Another issue critics have had with editors at the Open Directory Project is one of favouritism. Editors have almost total control over their sections of the directory. While there is a hierarchy of editors with Meta-Editors having the power to re-edit categories that have received complaints, most meta-editors don't have a lot of spare time. This has led to some "fixing" the listings to favour their friends and associates. There are stories of search engine marketers becoming editors at the ODP and then gently favouring sites that would benefit their clients. A more sophisticated story tells of a search engine marketer manipulating ODP results to generate stronger Google page-rank scores for his clients. Another tells of ODP editors networking with each other to provide reciprocal favours.

In a case of reverse favouritism, Ana Thema posted a story at from another DMOZ editor that states, "My arch competitor had a dupe content subdomain that they set up for traffic overflow and I changed their dmoz listing to the subdomain with duplicate content and it slaughtered their rankings for a couple of months. Speaking as someone with 4 years of sabotaging experience, switch their listing from www. to non-www from time-to-time. Switch them from to, stuff like that."

After complaining about abuses and neglect, some webmasters might expect an apology or a reasonable explanation from the Open Directory Project. None has been forthcoming though the Resource Zone was intended to be a space for DMOZ editors to communicate with DMOZ users. A growing problem for the ODP is the lack of patience users and editors are showing with each other in various search related discussion forums. A post over at the Search Engine Watch Forums likens the accountability of some ODP editors to Seinfeld's character, the Soup-Nazi. According to the post, criticize these editors and, "NO SOUP FOR YOU! NEXT!"

In its defense, the Open Directory Project is staffed by volunteers, all of whom are humans with real lives, real jobs and other responsibilities. Given the backlog of submissions and the deterioration of the directory, it is rather difficult to see them being able to straighten out the mess quickly or easily. While many DMOZ editors put up with a lot of abuse, almost all of them (with the possible exception of Ana Thema) take great pride in the size and scope of the Open Directory Project.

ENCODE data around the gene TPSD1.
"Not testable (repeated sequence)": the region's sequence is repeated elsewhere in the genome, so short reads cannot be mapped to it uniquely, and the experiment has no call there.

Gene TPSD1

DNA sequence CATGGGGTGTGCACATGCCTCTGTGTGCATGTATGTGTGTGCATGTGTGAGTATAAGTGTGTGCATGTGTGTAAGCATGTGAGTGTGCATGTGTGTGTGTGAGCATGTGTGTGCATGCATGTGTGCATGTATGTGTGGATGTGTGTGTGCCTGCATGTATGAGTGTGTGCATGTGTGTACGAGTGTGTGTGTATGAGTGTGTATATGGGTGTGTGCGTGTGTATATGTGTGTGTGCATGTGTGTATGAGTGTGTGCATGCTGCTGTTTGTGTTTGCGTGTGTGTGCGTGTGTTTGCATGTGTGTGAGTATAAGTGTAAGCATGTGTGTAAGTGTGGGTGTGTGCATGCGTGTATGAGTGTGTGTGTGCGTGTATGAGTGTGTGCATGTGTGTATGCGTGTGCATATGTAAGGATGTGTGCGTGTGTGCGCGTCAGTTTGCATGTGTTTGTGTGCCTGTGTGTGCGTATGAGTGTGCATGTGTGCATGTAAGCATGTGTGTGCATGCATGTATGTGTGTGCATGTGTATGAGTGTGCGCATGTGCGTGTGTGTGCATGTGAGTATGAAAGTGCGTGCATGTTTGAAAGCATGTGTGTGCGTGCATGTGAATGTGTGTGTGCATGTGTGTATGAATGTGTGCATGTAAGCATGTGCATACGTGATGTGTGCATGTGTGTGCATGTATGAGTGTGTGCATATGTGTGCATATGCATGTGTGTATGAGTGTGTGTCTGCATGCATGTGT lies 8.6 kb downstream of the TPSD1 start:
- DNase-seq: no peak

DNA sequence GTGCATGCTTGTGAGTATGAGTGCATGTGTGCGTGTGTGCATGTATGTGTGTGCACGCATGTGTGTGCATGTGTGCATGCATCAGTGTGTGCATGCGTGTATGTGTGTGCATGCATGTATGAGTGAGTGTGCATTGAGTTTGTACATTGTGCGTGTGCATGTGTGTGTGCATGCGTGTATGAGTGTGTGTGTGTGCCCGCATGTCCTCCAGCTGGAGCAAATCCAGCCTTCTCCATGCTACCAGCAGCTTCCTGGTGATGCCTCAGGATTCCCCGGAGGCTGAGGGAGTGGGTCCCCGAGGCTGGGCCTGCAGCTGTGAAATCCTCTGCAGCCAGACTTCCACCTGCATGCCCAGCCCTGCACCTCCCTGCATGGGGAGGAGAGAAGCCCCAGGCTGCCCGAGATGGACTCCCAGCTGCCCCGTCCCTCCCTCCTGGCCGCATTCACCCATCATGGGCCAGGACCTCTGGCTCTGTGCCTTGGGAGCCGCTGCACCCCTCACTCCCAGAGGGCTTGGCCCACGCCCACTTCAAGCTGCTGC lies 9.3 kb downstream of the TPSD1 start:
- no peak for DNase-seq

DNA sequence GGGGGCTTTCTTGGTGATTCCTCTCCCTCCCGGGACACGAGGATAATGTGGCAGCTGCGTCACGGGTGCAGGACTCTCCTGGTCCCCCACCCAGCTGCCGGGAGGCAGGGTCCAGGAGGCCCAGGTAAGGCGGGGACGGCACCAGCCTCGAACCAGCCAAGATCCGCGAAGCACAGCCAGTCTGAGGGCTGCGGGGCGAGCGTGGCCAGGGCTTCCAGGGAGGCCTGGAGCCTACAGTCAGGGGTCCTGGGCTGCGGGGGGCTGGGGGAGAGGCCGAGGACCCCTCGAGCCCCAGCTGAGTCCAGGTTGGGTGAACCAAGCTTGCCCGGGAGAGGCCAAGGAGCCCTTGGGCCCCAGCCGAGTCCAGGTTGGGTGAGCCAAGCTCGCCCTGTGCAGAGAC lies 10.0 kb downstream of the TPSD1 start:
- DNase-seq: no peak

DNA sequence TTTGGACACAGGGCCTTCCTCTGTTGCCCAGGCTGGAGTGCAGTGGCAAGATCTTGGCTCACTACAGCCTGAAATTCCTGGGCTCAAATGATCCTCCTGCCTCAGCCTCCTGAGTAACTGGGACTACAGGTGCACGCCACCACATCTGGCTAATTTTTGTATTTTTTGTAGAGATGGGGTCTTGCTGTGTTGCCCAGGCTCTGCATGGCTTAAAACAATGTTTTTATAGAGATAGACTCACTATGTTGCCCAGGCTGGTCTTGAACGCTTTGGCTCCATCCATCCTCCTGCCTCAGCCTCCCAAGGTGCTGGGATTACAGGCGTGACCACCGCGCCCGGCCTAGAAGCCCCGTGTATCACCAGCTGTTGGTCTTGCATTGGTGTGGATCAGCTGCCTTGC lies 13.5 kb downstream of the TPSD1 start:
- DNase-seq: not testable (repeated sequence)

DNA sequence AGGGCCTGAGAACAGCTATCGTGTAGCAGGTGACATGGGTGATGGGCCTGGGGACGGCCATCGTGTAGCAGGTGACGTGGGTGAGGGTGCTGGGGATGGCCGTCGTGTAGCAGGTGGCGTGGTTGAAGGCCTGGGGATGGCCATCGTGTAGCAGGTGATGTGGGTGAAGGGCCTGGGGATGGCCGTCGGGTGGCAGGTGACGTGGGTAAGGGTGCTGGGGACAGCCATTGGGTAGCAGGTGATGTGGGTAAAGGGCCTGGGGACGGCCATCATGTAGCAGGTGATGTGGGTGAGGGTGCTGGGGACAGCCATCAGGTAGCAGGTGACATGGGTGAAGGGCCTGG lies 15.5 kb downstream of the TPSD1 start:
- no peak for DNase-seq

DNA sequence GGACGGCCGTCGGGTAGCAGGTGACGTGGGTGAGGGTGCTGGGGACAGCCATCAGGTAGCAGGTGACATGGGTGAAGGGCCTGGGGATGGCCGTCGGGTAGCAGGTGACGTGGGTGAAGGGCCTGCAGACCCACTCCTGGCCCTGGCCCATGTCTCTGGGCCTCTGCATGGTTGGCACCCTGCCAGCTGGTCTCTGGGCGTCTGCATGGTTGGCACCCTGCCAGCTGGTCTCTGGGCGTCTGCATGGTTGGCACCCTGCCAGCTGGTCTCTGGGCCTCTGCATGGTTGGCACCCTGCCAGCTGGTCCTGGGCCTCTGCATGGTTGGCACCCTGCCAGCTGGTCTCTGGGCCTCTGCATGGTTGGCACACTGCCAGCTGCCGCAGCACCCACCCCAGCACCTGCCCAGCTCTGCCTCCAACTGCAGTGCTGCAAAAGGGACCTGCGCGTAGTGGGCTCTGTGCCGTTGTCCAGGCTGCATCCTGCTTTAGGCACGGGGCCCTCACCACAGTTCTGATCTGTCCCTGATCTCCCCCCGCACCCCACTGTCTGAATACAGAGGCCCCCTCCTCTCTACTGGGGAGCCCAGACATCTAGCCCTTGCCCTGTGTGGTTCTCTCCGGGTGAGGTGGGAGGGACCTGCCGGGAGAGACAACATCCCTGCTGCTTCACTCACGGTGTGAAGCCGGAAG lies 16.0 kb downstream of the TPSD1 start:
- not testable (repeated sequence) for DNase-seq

For search engine marketers however, the question of relevance vs. effort comes into play. At one time, a listing at the Open Directory was mandatory in order to guarantee strong listings at Google, Yahoo and other search engines. Today, while still helpful, the strength of a Open Directory listing has been diluted by the search engines themselves. In an article titled, "...Time for The ODP to Close?", Search Engine Watch editor Danny Sullivan suggests three ways the venerable DMOZ could reorganize and revitalize itself. Whatever it does, it should do it soon as the importance of the largest human edited directory of websites is decreasing as quickly as the backlog of submitted sites is increasing.

by Jim Hedger, News Editor
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Major Player Updates: Google Gone Yahoo? - Yahoo vs. FindWhat - Bouncing the Bulter?

Google Gone Yahoo?

Google Personalization
Click to enlarge

They say that everything old becomes new again. This adage is proving true in the search engine world as well with Google adopting a personalization plan that makes it look a lot like Yahoo and other search portals. Designed to allow Google users access to its various search tools, the portal displays Gmail, Google News, and Google Maps (labeled Driving Directions). It also calls US Movie Listings (by zip code), stock tickers, weather information, Wired News headlines, a quote of the day (from The Quotes Page), word of the day (from Dictionary.Com), and headlines from the NYTimes, Slashdot and the BBC. There are currently no selections following subscribed Google Groups or Google News Alerts.